“It’s very rare that the person under you will behave in a compliant and safe manner, if you yourself don’t care. Or maybe even work against some regulations set by the organization”, he mentions. 

We’ve all probably seen this, where the senior person says “don’t worry, I know management has said this is how we do things, but here’s how we really do it”. This quickly turns into a problem where people stop listening to compliance issues, thus leading to injuries happening.

At Pepper, even President Scot, participates in safety audits and involves everyone around the safety culture. On that note, the President at Pepper even goes out to the field to ask the workers how the company can act in a better way and support them in a better fashion. Which really speaks of a strong message of support to the workers.

“You’re the most influenced by your direct supervisor. So really spend much more time with the supervisors”.

So, even though there’s a lot of cool tech out there and ways to engineer some dangers away, nothing comes close to having a safety-first mindset and a great company culture. Of course, tech can aid a strong organization. 

The Power of Data in Safety Management

Another critical aspect of modern construction safety is the use of data. "Data allows us to see patterns and trends that we might miss otherwise," he says. "For example, we've developed an app for inspecting fall-protection harnesses that collects data on how often they're used and when they need maintenance."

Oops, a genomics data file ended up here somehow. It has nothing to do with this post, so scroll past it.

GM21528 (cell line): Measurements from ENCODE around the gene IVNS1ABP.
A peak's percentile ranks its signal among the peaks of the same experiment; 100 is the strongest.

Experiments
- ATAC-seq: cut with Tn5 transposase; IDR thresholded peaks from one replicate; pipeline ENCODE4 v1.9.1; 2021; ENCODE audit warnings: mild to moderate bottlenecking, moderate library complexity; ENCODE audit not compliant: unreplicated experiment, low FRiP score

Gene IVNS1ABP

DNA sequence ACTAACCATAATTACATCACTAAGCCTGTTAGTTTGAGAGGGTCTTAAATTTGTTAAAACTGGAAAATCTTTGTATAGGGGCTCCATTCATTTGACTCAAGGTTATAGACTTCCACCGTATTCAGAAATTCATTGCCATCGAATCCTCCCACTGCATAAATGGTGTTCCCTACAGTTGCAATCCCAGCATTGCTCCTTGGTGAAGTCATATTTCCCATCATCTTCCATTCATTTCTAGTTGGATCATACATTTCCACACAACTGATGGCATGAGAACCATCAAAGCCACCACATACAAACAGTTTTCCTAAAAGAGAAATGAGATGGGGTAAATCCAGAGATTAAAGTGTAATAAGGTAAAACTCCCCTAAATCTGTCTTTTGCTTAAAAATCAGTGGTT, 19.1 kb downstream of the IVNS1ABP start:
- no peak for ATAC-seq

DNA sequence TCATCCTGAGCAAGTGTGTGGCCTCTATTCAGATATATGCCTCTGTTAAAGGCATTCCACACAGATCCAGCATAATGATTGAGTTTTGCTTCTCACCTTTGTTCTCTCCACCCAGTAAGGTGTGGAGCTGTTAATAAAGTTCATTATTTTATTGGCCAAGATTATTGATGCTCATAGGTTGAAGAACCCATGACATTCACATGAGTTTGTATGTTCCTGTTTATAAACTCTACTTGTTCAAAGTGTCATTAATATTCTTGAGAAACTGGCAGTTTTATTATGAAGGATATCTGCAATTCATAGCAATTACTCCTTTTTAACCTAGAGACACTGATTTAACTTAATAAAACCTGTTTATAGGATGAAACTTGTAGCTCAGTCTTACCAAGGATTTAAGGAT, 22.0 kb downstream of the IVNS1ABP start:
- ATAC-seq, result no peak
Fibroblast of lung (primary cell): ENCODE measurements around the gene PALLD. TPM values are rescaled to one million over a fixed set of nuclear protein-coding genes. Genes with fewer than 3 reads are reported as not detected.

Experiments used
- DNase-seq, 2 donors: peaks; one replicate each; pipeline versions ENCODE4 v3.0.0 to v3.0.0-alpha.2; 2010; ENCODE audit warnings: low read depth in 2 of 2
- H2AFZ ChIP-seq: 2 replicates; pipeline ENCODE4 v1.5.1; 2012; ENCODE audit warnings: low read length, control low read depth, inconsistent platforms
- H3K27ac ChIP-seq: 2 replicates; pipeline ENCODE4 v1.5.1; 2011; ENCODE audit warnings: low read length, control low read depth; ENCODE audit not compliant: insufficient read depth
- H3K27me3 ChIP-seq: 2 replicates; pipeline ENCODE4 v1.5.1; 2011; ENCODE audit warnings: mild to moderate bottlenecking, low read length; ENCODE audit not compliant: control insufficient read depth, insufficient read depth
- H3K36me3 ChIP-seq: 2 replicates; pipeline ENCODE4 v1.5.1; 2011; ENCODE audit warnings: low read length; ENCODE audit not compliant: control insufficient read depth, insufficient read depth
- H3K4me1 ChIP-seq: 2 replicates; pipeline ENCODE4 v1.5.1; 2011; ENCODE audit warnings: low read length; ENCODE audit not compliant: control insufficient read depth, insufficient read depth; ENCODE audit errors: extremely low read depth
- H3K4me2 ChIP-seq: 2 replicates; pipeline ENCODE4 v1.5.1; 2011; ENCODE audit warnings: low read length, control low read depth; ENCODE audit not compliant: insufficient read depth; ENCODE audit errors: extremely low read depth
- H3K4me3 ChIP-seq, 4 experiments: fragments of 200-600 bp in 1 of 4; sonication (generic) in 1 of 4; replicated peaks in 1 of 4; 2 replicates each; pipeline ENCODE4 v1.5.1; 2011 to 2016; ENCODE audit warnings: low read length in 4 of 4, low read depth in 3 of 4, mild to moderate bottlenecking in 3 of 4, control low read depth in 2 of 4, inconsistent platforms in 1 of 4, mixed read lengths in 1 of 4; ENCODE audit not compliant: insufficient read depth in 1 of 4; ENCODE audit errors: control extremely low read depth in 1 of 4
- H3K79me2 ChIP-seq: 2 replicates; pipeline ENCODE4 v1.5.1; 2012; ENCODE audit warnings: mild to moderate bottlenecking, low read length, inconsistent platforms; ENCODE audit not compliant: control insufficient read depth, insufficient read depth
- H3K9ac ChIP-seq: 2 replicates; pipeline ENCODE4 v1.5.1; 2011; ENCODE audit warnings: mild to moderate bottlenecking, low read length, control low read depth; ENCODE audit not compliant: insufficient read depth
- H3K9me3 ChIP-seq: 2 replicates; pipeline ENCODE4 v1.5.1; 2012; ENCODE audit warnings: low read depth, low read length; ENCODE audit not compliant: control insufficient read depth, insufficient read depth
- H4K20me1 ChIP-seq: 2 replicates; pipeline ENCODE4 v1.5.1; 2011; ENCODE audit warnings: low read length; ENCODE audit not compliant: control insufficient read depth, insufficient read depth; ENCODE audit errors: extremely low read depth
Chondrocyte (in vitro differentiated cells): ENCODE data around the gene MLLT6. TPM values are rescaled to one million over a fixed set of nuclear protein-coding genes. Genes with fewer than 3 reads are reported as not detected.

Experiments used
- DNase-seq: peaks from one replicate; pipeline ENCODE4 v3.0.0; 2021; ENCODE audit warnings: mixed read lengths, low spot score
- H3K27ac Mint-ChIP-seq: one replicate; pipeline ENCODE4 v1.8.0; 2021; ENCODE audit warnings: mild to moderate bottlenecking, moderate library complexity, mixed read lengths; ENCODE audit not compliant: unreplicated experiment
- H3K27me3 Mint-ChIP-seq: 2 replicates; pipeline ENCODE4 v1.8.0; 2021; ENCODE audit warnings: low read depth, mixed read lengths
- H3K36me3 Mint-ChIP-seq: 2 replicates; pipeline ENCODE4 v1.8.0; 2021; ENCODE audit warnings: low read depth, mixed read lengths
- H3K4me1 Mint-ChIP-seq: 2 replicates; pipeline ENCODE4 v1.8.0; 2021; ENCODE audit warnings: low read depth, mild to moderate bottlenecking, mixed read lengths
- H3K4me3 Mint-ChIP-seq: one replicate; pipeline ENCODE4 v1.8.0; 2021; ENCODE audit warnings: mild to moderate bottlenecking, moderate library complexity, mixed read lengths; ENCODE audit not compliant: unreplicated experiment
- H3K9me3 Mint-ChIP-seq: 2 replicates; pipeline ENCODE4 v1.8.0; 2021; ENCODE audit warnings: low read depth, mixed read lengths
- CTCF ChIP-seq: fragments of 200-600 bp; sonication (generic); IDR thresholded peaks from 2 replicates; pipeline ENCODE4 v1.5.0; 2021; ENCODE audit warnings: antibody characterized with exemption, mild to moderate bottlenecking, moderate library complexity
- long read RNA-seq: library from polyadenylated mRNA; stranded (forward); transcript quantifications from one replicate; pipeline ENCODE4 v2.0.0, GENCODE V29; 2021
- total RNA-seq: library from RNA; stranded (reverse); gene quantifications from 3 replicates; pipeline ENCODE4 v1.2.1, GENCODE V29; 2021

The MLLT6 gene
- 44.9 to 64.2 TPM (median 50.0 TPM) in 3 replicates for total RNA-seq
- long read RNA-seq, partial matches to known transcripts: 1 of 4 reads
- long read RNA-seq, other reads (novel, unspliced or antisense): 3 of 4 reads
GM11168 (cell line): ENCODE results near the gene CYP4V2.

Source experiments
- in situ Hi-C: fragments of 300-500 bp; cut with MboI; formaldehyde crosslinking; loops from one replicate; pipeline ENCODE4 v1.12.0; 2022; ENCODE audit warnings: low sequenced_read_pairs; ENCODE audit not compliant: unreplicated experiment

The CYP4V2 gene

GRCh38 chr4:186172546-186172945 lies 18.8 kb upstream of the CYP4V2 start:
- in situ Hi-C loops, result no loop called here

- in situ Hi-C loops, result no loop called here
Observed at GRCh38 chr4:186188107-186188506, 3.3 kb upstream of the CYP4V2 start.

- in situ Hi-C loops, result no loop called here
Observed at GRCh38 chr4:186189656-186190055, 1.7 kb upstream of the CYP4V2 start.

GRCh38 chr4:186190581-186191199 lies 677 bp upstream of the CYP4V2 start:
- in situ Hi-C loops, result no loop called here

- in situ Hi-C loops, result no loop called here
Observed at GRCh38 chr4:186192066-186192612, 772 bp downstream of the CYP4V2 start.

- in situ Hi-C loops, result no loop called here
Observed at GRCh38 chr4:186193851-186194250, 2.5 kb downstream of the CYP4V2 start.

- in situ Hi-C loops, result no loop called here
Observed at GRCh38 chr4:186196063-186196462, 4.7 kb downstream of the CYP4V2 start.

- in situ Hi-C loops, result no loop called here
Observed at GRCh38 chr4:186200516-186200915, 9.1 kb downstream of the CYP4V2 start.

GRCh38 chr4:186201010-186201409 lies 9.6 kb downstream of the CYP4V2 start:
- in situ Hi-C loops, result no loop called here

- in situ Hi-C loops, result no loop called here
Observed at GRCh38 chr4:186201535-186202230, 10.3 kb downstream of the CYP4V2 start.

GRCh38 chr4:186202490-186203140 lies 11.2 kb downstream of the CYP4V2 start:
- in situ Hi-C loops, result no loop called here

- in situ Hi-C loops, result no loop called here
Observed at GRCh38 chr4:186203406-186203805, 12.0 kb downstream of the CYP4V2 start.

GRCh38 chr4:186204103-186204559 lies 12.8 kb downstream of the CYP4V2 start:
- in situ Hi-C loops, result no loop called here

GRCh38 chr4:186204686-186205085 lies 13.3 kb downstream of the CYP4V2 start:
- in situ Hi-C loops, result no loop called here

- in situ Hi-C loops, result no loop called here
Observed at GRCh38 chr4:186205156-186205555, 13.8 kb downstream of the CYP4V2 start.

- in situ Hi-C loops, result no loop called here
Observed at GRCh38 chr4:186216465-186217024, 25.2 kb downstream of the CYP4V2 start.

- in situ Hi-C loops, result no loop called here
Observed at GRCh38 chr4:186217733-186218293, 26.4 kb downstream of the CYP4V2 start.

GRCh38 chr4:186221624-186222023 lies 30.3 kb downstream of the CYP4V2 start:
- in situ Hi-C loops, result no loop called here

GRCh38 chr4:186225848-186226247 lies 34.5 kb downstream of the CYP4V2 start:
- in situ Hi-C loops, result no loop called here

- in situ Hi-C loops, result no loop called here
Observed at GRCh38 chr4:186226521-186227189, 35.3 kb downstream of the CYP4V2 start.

By analyzing this data, Pepper Construction can identify potential safety issues before they become serious problems. "We've also worked with our insurance company to identify over 40 precursors that are often present in serious or fatal incidents," Daniel explains. "This helps us focus on preventing these situations rather than just reacting to them."

Conclusion: A Vision for the Future

Daniel’s passion for safety is evident in every aspect of his work at Pepper Construction. From his early days as a safety manager to his current role as Vice President of Safety, he has always prioritized the well-being of workers. His forward-thinking approach to integrating technology, fostering a culture of trust, and leveraging data to drive safety improvements sets a high standard for the industry.

"We have to continue evolving and finding new ways to keep our workers safe," he concludes. "Whether it's through better training, innovative technology, or creating a culture where safety is everyone's responsibility, we owe it to our workers to make safety our top priority."

Daniel’s insights and initiatives demonstrate a clear path forward for the construction industry, one where safety is not just a regulatory requirement but a core value embraced by every worker and leader alike.